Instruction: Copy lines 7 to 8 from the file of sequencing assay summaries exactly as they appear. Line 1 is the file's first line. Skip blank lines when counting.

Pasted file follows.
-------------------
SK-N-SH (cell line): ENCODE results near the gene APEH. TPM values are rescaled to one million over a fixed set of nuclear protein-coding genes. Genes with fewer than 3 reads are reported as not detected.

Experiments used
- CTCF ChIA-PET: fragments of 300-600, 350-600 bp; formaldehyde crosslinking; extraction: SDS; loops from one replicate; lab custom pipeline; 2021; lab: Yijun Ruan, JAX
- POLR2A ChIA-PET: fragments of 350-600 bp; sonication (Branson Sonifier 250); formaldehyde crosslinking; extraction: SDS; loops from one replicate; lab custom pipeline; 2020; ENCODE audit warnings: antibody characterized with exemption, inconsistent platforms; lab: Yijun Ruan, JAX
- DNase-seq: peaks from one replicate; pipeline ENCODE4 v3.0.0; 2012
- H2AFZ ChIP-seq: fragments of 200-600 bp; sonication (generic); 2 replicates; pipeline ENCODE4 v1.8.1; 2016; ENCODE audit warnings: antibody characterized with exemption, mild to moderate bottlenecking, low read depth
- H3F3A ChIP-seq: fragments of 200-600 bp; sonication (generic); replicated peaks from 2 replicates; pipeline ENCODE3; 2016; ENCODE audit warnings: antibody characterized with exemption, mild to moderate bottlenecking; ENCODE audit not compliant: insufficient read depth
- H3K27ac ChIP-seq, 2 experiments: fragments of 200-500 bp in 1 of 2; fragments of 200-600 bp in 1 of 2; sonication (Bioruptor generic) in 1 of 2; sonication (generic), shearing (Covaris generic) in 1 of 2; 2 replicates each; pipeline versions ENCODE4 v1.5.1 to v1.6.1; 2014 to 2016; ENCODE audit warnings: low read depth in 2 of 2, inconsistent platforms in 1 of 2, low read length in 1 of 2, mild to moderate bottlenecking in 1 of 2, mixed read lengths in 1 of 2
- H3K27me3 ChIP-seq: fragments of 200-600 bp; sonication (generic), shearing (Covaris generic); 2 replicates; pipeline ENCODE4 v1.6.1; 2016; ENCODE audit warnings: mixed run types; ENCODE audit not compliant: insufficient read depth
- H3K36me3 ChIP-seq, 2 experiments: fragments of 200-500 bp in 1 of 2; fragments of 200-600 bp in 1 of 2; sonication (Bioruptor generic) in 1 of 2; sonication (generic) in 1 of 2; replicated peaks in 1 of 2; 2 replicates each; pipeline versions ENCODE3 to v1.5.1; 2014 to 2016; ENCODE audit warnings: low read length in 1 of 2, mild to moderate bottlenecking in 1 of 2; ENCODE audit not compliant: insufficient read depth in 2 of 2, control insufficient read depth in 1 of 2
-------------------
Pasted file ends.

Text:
- H3F3A ChIP-seq: fragments of 200-600 bp; sonication (generic); replicated peaks from 2 replicates; pipeline ENCODE3; 2016; ENCODE audit warnings: antibody characterized with exemption, mild to moderate bottlenecking; ENCODE audit not compliant: insufficient read depth
- H3K27ac ChIP-seq, 2 experiments: fragments of 200-500 bp in 1 of 2; fragments of 200-600 bp in 1 of 2; sonication (Bioruptor generic) in 1 of 2; sonication (generic), shearing (Covaris generic) in 1 of 2; 2 replicates each; pipeline versions ENCODE4 v1.5.1 to v1.6.1; 2014 to 2016; ENCODE audit warnings: low read depth in 2 of 2, inconsistent platforms in 1 of 2, low read length in 1 of 2, mild to moderate bottlenecking in 1 of 2, mixed read lengths in 1 of 2